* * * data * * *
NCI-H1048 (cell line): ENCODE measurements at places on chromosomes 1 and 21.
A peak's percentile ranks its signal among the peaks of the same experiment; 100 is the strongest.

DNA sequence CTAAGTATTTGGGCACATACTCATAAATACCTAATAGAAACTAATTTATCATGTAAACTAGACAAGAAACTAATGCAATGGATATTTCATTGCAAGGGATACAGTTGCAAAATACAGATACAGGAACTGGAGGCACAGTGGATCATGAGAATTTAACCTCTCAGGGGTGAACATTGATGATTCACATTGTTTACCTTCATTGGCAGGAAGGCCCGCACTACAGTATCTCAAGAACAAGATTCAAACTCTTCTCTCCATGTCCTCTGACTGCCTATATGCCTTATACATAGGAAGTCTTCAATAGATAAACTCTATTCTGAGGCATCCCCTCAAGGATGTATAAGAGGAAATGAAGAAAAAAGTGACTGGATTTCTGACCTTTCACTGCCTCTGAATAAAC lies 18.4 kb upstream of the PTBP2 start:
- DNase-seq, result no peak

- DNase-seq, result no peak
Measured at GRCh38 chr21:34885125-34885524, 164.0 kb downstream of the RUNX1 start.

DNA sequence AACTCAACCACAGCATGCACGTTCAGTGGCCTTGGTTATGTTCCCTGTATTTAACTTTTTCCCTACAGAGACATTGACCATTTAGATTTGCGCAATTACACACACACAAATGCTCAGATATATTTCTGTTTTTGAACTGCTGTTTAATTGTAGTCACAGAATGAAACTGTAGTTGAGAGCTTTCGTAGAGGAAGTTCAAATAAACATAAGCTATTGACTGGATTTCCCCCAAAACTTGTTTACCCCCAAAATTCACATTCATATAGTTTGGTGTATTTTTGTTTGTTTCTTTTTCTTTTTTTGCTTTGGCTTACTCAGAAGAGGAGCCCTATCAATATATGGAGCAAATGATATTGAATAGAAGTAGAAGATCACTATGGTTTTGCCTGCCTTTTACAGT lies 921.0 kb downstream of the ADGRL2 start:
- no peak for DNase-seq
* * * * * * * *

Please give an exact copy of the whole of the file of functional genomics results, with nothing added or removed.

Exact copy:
NCI-H1048 (cell line): ENCODE measurements at places on chromosomes 1 and 21.
A peak's percentile ranks its signal among the peaks of the same experiment; 100 is the strongest.

DNA sequence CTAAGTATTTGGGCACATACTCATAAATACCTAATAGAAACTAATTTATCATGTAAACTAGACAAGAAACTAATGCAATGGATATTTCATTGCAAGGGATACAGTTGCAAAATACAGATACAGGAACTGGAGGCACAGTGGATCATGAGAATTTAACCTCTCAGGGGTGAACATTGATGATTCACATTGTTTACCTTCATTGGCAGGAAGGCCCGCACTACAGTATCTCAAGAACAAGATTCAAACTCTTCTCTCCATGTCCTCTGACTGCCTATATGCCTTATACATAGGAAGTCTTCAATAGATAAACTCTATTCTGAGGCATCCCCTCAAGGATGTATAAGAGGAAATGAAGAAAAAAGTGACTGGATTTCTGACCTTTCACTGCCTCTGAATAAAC lies 18.4 kb upstream of the PTBP2 start:
- DNase-seq, result no peak

- DNase-seq, result no peak
Measured at GRCh38 chr21:34885125-34885524, 164.0 kb downstream of the RUNX1 start.

DNA sequence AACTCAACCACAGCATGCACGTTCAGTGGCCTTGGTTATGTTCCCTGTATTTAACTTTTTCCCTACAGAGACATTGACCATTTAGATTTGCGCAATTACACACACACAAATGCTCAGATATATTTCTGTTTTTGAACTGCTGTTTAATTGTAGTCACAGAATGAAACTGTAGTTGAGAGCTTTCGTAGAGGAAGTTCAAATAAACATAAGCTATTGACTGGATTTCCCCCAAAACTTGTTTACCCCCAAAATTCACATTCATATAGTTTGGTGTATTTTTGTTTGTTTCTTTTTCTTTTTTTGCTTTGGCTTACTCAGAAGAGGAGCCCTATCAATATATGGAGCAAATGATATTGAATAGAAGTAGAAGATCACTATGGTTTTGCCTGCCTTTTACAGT lies 921.0 kb downstream of the ADGRL2 start:
- no peak for DNase-seq